Check in on checked-out employees
Seven out of 10 U.S. workers are mentally checked out, costing organizations $450 billion to $550 billion in lost productivity each year. This, according to Gallup’s March 2013 report, Engagement at Work: Its Effect on Performance Continues in Tough Economic Times. What about your employees? How engaged are they and how do you know? Following are critical reasons why you should understand the levels of engagement in your business, and the questions you should ask employees.
The Gallup study, their 8th on engagement, covering 1.4 million employees in 192 organizations, found that organizations with high engagement levels reported 22 percent higher productivity than those with low engagement levels. It’s no surprise why: they have lower absenteeism and turnover; better health; and fewer safety incidents and quality issues. Engaged employees look out for one another and for customers; make fewer mistakes; and own their work results. They want to be there. They know what to do. And they understand how they fit into the overall purpose.
Engagement isn’t just the latest buzz word. Gallup proves, once again, that it’s a key competitive differentiator. Or as James Harter, Gallup’s chief report scientist, puts it: “In good economic times, engagement is the difference between good and great. In bad economic times, engagement is the difference between sinking and holding your own.” Unfortunately, this is often a hard point to get across to the C-suite, and unhappy and even hostile employees are left free to actively undermine success.
The 10 ultimate engagement questions
The most common approach to measuring employee engagement is, of course, surveys. The epic annual engagement survey is a useful tool, with quick and convenient yes-no or rated responses that make them easy on participants and help you see the overall picture. This is especially helpful in larger organizations.
The internal communication experts at Melcrum asked communications specialists to vote on a series of questions and came up with ten “ultimate” engagement survey questions:
1. How do you feel about coming to work every morning?
2. Does your manager inspire you?
3. Do the days you DO want to come into work outnumber the days you DON’T want to come into work?
4. Choose five words that best describe how you feel about coming to work.
5. Do you feel proud to tell people where you work?
6. Do you have the tools to enable you to do your job effectively?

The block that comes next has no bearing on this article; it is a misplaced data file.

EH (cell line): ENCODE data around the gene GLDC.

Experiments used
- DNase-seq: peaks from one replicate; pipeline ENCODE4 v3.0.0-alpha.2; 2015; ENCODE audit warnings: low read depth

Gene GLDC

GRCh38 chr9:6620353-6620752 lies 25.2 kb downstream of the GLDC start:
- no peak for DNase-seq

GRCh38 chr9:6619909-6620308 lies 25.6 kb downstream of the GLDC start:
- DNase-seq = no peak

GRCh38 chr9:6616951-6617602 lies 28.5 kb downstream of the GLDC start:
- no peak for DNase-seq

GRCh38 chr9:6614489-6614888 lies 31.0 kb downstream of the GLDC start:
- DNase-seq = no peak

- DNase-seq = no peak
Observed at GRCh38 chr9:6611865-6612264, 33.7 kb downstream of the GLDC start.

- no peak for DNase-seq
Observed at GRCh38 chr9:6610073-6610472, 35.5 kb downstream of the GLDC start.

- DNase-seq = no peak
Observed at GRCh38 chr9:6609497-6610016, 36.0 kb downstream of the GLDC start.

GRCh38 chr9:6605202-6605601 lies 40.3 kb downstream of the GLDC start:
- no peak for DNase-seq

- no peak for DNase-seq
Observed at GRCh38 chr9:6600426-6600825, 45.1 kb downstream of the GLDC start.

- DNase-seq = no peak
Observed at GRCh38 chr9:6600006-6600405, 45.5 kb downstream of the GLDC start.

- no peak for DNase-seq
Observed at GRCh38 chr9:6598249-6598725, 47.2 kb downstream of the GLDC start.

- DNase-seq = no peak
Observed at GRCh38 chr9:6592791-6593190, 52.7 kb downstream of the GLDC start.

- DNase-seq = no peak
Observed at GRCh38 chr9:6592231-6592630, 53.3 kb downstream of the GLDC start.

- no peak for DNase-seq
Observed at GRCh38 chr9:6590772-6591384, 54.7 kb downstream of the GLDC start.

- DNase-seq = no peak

7. Do you have the opportunity to contribute to decisions that affect you?
8. Do you understand how your role contributes to achieving business outcomes?
9. Do you trust the information you receive?
10. Do you feel valued for the work you do?
The problem with surveys
The problem is, these types of questions don’t go deep enough. To ensure that you get to the reality of your engagement levels, ask focus groups open-ended questions on engagement topics that can inform your actual survey questions. Then, at intervals after the survey, ask two to five of these open-ended questions in “pulse surveys” to gain deeper understanding and measure change. Open-ended engagement questions are also a great way to start spontaneous conversations with individual employees or begin discussions at small-group CEO lunches with employees.
Here’s a look at how some of the “ten ultimate questions” can be turned into open-ended questions that give you more information and more specific responses, inspired by communication consultant, Angela Sinickas, who analyzed the Melcrum study. You can do the same with other engagement topics.
• Generally, how do you feel about coming to work in the morning?
• What things have your managers done to inspire you over the years?
• What makes you proud to work for this company?
• What are the most important resources you have to do your job effectively?
• In what ways do you contribute to the decisions that affect you?
• Describe how your role contributes to achieving business outcomes.
• What makes you trust the information you receive?
• What makes you feel valued for the work you do?
What employees want
Of the 12 things the Gallup study found contribute to engagement, Dr. Harter says three of them are most important. Every organization should focus here first:
• At work, I have the opportunity to do what I do best every day. If you aren’t in the right job for your talents and comfort, how can you be engaged?
• There is someone at work who encourages my development. In tough economic times, training and development are usually the first things to go. This is usually a mistake, but sometimes unavoidable. Reinstate it as soon as you can.
• At work, my opinions seem to count. Decision-making authority and ownership are tightly linked.
Understanding engagement levels begins with asking the right questions and measuring the results. But you can’t stop there; you have to accept the answers and act on them. It’s your actions, based on a genuine interest in the welfare of your employees, that raise your employees’ level of engagement and, along with it, your overall performance.